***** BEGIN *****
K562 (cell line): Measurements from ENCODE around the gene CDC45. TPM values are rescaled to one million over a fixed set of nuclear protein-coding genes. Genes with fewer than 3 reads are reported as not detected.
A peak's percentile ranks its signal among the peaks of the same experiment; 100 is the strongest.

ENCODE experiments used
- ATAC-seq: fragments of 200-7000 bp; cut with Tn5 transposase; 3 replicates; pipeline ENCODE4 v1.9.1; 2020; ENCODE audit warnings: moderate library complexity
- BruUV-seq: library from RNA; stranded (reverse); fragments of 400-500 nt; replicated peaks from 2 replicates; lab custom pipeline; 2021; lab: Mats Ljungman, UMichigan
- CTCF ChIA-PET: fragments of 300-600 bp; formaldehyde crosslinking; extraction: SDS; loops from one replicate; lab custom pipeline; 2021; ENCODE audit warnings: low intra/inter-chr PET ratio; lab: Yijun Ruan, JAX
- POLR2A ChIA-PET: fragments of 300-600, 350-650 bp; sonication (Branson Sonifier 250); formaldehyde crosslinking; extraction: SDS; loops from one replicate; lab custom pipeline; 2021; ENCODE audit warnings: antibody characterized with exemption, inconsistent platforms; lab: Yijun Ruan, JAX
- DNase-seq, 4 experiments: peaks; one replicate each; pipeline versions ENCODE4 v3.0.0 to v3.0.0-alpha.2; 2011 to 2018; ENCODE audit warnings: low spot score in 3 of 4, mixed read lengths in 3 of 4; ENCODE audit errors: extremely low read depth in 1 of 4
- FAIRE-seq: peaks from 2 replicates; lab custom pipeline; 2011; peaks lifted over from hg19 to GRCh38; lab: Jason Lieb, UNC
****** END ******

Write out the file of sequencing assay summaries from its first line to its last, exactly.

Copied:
K562 (cell line): Measurements from ENCODE around the gene CDC45. TPM values are rescaled to one million over a fixed set of nuclear protein-coding genes. Genes with fewer than 3 reads are reported as not detected.
A peak's percentile ranks its signal among the peaks of the same experiment; 100 is the strongest.

ENCODE experiments used
- ATAC-seq: fragments of 200-7000 bp; cut with Tn5 transposase; 3 replicates; pipeline ENCODE4 v1.9.1; 2020; ENCODE audit warnings: moderate library complexity
- BruUV-seq: library from RNA; stranded (reverse); fragments of 400-500 nt; replicated peaks from 2 replicates; lab custom pipeline; 2021; lab: Mats Ljungman, UMichigan
- CTCF ChIA-PET: fragments of 300-600 bp; formaldehyde crosslinking; extraction: SDS; loops from one replicate; lab custom pipeline; 2021; ENCODE audit warnings: low intra/inter-chr PET ratio; lab: Yijun Ruan, JAX
- POLR2A ChIA-PET: fragments of 300-600, 350-650 bp; sonication (Branson Sonifier 250); formaldehyde crosslinking; extraction: SDS; loops from one replicate; lab custom pipeline; 2021; ENCODE audit warnings: antibody characterized with exemption, inconsistent platforms; lab: Yijun Ruan, JAX
- DNase-seq, 4 experiments: peaks; one replicate each; pipeline versions ENCODE4 v3.0.0 to v3.0.0-alpha.2; 2011 to 2018; ENCODE audit warnings: low spot score in 3 of 4, mixed read lengths in 3 of 4; ENCODE audit errors: extremely low read depth in 1 of 4
- FAIRE-seq: peaks from 2 replicates; lab custom pipeline; 2011; peaks lifted over from hg19 to GRCh38; lab: Jason Lieb, UNC